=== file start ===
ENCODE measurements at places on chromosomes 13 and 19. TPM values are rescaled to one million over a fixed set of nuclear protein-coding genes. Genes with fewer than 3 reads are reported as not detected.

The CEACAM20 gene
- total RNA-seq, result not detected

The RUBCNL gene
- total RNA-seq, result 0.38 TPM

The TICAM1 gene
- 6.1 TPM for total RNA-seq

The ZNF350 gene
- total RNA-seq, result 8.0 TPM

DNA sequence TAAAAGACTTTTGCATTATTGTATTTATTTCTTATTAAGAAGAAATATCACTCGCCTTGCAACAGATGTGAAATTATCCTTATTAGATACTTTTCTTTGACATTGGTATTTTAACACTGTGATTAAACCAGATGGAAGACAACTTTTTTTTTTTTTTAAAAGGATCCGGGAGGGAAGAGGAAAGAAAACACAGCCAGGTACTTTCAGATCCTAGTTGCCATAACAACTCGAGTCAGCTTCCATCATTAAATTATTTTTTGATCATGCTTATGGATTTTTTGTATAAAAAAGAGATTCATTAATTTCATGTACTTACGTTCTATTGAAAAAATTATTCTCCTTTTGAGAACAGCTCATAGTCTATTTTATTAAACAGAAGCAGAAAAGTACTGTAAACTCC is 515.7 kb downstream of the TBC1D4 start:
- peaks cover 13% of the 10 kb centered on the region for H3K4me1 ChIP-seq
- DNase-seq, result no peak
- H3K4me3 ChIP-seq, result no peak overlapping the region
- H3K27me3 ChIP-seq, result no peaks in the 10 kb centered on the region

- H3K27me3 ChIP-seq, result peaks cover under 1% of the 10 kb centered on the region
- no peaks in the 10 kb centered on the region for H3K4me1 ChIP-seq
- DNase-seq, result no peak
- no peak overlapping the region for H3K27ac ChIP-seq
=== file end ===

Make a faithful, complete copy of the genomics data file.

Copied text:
ENCODE measurements at places on chromosomes 13 and 19. TPM values are rescaled to one million over a fixed set of nuclear protein-coding genes. Genes with fewer than 3 reads are reported as not detected.

The CEACAM20 gene
- total RNA-seq, result not detected

The RUBCNL gene
- total RNA-seq, result 0.38 TPM

The TICAM1 gene
- 6.1 TPM for total RNA-seq

The ZNF350 gene
- total RNA-seq, result 8.0 TPM

DNA sequence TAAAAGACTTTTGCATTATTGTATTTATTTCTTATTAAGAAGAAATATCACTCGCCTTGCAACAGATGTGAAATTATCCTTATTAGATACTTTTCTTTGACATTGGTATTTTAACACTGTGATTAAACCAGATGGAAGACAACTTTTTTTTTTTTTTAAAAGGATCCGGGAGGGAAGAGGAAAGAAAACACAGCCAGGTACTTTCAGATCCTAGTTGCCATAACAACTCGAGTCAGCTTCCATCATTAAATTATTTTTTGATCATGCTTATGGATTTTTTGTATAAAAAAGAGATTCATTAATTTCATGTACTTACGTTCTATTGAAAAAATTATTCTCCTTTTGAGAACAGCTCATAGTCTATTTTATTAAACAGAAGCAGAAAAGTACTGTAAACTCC is 515.7 kb downstream of the TBC1D4 start:
- peaks cover 13% of the 10 kb centered on the region for H3K4me1 ChIP-seq
- DNase-seq, result no peak
- H3K4me3 ChIP-seq, result no peak overlapping the region
- H3K27me3 ChIP-seq, result no peaks in the 10 kb centered on the region

- H3K27me3 ChIP-seq, result peaks cover under 1% of the 10 kb centered on the region
- no peaks in the 10 kb centered on the region for H3K4me1 ChIP-seq
- DNase-seq, result no peak
- no peak overlapping the region for H3K27ac ChIP-seq